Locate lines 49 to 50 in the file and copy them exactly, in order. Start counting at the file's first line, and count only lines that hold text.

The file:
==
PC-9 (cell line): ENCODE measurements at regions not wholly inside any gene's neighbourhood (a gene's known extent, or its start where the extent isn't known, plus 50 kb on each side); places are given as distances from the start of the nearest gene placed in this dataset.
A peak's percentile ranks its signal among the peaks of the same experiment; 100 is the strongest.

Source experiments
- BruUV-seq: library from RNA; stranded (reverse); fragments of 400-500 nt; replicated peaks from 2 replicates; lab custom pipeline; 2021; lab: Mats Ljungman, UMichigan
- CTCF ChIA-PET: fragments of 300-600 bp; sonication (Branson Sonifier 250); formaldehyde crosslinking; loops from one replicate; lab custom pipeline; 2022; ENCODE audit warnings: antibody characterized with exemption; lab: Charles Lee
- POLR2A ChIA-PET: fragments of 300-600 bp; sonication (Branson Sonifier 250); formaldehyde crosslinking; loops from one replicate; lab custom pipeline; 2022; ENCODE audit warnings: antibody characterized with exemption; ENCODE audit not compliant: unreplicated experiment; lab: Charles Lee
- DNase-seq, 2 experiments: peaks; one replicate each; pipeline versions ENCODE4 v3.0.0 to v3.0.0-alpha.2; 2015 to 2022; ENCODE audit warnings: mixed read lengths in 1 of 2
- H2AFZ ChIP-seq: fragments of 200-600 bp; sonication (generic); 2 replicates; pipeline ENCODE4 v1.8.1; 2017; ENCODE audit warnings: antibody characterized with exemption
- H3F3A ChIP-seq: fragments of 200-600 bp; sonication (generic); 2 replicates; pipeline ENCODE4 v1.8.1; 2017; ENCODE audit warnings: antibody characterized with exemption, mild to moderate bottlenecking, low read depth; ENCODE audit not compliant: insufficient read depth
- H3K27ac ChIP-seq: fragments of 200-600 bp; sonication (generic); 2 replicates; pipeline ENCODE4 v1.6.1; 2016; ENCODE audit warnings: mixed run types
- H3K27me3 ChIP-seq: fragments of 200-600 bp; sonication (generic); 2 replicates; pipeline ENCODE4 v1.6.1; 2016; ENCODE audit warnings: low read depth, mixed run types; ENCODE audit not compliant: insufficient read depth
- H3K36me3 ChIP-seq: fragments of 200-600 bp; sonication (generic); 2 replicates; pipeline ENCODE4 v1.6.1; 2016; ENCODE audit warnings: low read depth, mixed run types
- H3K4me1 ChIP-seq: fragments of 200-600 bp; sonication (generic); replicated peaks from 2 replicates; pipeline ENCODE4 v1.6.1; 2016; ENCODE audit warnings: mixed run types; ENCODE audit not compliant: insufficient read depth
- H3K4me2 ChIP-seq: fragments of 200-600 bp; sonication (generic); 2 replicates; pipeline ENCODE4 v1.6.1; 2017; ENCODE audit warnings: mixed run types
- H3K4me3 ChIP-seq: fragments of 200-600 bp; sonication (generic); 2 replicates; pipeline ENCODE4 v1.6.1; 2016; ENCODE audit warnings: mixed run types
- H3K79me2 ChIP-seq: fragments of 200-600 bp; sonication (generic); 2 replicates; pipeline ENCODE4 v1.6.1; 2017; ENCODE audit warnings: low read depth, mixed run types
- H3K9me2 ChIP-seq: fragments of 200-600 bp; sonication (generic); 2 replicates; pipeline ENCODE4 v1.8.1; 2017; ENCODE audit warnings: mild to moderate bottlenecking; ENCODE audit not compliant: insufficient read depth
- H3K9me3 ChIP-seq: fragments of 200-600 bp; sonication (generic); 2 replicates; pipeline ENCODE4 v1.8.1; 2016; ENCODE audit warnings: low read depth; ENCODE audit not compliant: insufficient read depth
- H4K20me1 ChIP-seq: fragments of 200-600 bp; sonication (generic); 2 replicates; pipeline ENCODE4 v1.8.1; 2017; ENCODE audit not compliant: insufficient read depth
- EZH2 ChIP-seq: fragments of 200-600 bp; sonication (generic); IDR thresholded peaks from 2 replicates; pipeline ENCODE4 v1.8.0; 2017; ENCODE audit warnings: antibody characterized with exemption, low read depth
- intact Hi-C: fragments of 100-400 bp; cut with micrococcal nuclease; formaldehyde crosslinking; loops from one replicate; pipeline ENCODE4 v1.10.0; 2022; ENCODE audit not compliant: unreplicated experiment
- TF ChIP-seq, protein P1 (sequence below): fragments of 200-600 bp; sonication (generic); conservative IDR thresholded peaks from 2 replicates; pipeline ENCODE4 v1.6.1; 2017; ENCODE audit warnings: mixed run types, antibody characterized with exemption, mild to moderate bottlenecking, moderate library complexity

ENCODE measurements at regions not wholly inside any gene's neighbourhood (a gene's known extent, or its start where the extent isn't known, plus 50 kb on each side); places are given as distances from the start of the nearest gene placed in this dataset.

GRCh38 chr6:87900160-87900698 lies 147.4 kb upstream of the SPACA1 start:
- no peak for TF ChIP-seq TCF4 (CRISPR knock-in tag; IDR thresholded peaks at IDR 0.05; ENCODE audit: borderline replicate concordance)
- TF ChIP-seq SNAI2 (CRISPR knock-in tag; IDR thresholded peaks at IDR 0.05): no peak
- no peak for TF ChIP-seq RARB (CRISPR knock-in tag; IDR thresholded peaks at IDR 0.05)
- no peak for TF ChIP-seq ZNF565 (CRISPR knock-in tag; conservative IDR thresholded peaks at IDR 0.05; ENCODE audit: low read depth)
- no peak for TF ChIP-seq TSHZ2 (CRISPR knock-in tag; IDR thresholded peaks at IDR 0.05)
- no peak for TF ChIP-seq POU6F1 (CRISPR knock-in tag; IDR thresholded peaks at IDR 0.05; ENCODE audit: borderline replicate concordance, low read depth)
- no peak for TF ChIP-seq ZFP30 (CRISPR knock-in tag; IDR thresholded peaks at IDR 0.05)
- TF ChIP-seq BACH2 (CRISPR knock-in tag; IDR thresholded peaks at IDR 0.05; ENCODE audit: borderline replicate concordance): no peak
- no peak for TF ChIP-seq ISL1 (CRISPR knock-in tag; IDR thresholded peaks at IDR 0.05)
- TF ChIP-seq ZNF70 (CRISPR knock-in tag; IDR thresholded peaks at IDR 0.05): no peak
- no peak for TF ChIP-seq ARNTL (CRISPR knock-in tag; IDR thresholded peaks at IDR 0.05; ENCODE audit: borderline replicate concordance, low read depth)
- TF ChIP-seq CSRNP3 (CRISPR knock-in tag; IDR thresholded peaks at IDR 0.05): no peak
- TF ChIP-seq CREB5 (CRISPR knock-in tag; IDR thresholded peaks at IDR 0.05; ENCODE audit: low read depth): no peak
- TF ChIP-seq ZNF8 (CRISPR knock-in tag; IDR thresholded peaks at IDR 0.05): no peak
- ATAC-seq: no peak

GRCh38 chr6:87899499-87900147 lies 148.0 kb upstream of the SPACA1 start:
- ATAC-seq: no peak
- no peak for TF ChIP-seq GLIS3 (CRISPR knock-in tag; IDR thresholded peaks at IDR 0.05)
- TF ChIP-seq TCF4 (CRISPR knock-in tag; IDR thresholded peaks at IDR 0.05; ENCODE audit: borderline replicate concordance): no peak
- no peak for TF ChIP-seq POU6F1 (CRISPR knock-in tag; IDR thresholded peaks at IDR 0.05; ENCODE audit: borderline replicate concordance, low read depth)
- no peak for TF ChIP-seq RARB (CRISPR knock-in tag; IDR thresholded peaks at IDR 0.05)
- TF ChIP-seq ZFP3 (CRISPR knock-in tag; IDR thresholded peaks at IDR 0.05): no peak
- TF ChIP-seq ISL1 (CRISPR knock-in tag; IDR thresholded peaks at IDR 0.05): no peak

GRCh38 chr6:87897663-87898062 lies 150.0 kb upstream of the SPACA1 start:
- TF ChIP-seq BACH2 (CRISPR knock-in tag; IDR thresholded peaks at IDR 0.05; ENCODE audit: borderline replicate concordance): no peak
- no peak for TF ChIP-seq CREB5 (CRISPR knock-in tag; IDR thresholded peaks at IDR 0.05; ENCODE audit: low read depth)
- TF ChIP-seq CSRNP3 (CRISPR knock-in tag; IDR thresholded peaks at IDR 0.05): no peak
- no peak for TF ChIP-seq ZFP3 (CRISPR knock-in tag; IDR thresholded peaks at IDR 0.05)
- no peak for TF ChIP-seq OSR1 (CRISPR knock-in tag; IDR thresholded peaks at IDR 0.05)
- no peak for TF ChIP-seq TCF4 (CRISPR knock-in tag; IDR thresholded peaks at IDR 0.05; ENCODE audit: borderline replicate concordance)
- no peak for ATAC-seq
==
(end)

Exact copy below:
- TF ChIP-seq BACH2 (CRISPR knock-in tag; IDR thresholded peaks at IDR 0.05; ENCODE audit: borderline replicate concordance): no peak
- no peak for TF ChIP-seq CREB5 (CRISPR knock-in tag; IDR thresholded peaks at IDR 0.05; ENCODE audit: low read depth)